BattleBots fans, here's your chance for a live, grassroots display of might, ingenuity and all things robot. The FIRST Robotics High School Championship will showcase robots created by more than 230 international high school teams. Of course, the folks at FIRST (For Inspiration and Recognition of Science and Technology) aren't big fans of BattleBots. With its sensational techno-brawls, the Comedy Central program doesn't share FIRST's goal of encouraging kids to come up with robotic solutions to everyday problems.If the students' robots can't kick ass, what can they do? This year, participants built robots that can stack large Rubbermaid boxes. They were all given the same building materials -- and a mere six weeks -- to construct their bots. The ability to move boxes isn't too sexy, but it's practical. Now, isn't it better to build something than to reduce it to a heap of scraps? 7:45 a.m. to 7 p.m. Thursday, April 10, and Friday, April 11. 7:45 a.m. to 6:30 p.m. Saturday, April 12. Reliant Stadium, 3400 Kirby. For information, visit www.first legoleague.org. Free. -- Eric A.T. Dieckman
Clearly, spammers have figured out that the phrase "work from home" gets people's attention. There's a simple reason for this: Trooping to work in the morning sucks. Jim "Griff" Griffith claims there are thousands of people in America who have figured out how to actually make a living from home -- not by stuffing envelopes, but by trading goods on eBay.
Griffin first became obsessed with eBay in 1996, back when it was called AuctionWeb. He spent a lot of time in the site's only chat room, giving and receiving advice. Then eBay (the company was renamed in 1997) contacted him. "They had been watching what I was doing," says Griffin, "and wanted to know if I'd like to do it for real money." He became the company's first customer support representative. Now there are 600.
Griffin went on to write The Official eBay Bible and become an instructor for "eBay University." This weekend, he'll be teaching novices how to search for items on the site, but he'll also be teaching more advanced users how to run a successful business using eBay. And, by extension, how to never wear business clothes again. 9 a.m. Saturday, April 12. Marriott Hobby Airport, 9100 Gulf Freeway. For information, call 888-397-6205 or visit www.ebay.com/university. $25.-- Cathy Matusow
Feel the Burn
The Texas Hot and Spicy Festival, a trade fair for hot sauce freaks, is holding a cooking challenge called "Iron Texas Chef." Chefs from local firehouses will compete for the title of "Hottest Fire Station in Houston." With so much culinary heat on hand, maybe they should call the event "Iron Texas Stomach." Fun activity: While sampling the peppery products, try to count how many times Nelly's "Hot in Herre" gets played. 10 a.m. to 7 p.m. Saturday, April 12, and Sunday, April 13. Reliant Center, 8400 Kirby Drive. For information, call 281-416-0964. $3.-- Troy Schulze
Thanks to artists like the late Selena, Tejano music has found international audiences. This weekend, the Center for Mexican American Studies hosts "Dancing Across Texas," a two-day music conference on the state of the Tejano industry. The event features panel discussions, lectures and performances from some of our state's most acclaimed Tejano artists, including Little Joe y La Familia and Aviso. 8:30 a.m. to 5:30 p.m. Thursday, April 10, and Friday, April 11. University of Houston Hilton Hotel, 4800 Calhoun (entrance no. 1). To register, call 713-743-3433. $40 admission includes food and entertainment.-- Troy Schulze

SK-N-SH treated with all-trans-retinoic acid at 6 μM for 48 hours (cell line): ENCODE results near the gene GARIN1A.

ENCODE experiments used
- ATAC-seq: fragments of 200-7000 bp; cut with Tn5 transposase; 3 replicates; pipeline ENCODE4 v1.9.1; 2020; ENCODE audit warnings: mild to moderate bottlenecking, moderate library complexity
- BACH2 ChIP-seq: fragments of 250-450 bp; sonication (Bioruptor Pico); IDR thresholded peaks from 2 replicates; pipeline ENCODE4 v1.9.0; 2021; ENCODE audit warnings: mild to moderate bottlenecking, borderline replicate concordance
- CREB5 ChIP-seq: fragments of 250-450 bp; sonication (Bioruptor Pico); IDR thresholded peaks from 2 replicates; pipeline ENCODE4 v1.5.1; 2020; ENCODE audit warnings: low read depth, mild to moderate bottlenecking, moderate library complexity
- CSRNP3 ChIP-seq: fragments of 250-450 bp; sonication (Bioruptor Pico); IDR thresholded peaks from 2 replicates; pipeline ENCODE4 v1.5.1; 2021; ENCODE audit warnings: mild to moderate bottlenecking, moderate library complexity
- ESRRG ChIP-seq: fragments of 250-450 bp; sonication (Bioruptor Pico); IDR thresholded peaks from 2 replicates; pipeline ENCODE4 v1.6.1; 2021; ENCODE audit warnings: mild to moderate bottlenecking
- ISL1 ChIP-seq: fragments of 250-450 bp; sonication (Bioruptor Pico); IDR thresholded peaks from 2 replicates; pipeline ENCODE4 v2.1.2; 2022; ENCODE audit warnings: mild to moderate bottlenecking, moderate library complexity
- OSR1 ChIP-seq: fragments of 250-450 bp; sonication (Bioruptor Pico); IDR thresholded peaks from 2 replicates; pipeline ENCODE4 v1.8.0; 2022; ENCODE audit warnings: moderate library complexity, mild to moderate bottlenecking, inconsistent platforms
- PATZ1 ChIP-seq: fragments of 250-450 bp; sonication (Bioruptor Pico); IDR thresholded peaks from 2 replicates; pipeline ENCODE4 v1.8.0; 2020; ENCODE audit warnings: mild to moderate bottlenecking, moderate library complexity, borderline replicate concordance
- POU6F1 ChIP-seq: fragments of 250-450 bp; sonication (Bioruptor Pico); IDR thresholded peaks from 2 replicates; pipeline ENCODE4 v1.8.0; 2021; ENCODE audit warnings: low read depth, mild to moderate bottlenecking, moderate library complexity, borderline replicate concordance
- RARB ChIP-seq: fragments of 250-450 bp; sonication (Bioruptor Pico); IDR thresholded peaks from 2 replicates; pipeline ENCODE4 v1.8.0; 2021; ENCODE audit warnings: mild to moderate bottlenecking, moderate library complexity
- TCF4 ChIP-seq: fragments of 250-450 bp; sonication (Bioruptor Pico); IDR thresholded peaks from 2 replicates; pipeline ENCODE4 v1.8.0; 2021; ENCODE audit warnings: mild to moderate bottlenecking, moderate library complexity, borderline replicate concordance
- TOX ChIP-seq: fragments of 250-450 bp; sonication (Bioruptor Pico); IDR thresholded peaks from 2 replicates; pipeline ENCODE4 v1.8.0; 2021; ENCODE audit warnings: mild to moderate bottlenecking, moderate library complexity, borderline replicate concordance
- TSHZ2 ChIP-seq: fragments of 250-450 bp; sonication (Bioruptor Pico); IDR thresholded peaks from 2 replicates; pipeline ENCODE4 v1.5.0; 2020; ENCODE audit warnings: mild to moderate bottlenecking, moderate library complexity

Lubbock becomes a cultural destination
Lubbock may not immediately spring to mind as an art mecca, but it's not as devoid of culture as Houstonians might suppose. The self-confessed beer-swigging Wheeler brothers want to put Lubbock on the artistic map with "Ulterior Motifs," their annual one-night-only art and music extravaganza. The brothers swear that this year's event will be "the most diverse and impressive collection of art, artists and music Lubbock has ever seen." Lacking an intimate acquaintaince with the Lubbock art scene, it's hard to know whether that statement is hyperbole. But with works by Nancy Keinholz, Angelbert Metoyer, Ed Wilson, Terry Allen, the Art Guys and human "cremains" painter Wayne Gilbert, the show's got an eclectic lineup. Visitors also will get to take in the Wheeler brothers' own ironic westernalia works."Ulterior Motifs No. 5" is a good reason to make a pilgrimage to Lubbock. After all, unless you find yourself enrolled in Texas Tech studying something technical, when else are you going to visit? On the music front, the headlining act is Los Sonsabitches. The "raucous, electric country-rock" group, fronted by artist Bryan Wheeler (picking up on a theme here?), deserves a Grammy for its name alone. And for the more academically inclined, a panel discussion on contemporary art, with Wayne Gilbert, Gus and Sharon Kopriva and Michael Cullins, mediated by Catherine Anspon, will be held the day before the organized destruction of brain cells begins. The party runs from 7 p.m. to 2 a.m. Saturday, April 12, and will take up the entire 1100 block of Avenue K in downtown Lubbock. The panel is at 5:30 p.m. Friday, April 11, in Texas Tech University's Architecture Building, room 7, at the corner of 18th Street and Flint. For information, call 806-744-9803. Free. -- Kelly Klaasmeyer
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